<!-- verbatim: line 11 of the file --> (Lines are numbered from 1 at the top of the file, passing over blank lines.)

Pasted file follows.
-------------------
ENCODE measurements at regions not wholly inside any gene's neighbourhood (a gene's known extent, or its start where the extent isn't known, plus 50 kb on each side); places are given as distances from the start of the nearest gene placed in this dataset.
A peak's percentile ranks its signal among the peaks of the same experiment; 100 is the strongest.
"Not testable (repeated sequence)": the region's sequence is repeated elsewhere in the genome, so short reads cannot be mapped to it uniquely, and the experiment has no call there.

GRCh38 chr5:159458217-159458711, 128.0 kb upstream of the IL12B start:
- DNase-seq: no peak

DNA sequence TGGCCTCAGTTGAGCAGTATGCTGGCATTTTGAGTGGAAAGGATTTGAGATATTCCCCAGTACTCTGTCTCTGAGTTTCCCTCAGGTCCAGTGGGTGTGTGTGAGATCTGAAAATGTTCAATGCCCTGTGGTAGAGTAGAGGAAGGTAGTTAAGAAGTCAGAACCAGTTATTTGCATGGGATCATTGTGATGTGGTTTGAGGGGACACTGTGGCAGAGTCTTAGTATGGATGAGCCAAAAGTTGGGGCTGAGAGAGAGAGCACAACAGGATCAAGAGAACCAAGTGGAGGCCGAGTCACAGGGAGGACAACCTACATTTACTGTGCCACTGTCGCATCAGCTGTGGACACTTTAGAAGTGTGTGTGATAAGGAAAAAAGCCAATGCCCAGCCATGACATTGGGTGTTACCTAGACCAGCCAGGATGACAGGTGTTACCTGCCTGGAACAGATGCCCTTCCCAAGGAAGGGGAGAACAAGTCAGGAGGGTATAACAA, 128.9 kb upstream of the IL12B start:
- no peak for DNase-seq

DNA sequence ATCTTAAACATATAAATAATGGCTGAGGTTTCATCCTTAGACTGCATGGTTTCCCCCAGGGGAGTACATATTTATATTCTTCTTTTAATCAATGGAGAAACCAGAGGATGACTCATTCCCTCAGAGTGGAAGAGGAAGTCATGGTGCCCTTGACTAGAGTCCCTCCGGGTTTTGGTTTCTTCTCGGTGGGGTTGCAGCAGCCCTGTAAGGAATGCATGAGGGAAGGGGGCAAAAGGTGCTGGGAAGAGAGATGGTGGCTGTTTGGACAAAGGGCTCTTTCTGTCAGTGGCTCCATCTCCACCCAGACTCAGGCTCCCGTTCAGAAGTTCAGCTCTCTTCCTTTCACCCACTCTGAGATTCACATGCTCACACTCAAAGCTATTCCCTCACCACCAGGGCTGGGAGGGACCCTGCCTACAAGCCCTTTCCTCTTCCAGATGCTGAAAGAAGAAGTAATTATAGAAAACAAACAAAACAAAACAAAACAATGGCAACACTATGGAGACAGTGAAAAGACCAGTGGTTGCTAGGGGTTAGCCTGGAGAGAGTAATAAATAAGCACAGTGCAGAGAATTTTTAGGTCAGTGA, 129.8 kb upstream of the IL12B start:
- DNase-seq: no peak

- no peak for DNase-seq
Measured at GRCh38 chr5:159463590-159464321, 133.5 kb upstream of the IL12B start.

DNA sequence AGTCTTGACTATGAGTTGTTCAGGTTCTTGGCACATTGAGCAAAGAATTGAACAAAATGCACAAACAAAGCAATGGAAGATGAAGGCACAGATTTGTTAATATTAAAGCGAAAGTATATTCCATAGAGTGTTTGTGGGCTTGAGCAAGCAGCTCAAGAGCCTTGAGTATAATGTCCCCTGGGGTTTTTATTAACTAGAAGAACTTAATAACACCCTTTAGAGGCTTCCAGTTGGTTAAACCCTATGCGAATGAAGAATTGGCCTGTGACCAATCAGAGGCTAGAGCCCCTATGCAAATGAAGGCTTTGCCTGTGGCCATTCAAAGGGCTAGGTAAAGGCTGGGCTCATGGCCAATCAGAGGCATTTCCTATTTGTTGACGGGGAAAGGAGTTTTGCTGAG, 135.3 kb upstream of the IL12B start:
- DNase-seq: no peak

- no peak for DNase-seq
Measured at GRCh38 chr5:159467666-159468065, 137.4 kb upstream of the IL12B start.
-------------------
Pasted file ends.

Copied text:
Measured at GRCh38 chr5:159463590-159464321, 133.5 kb upstream of the IL12B start.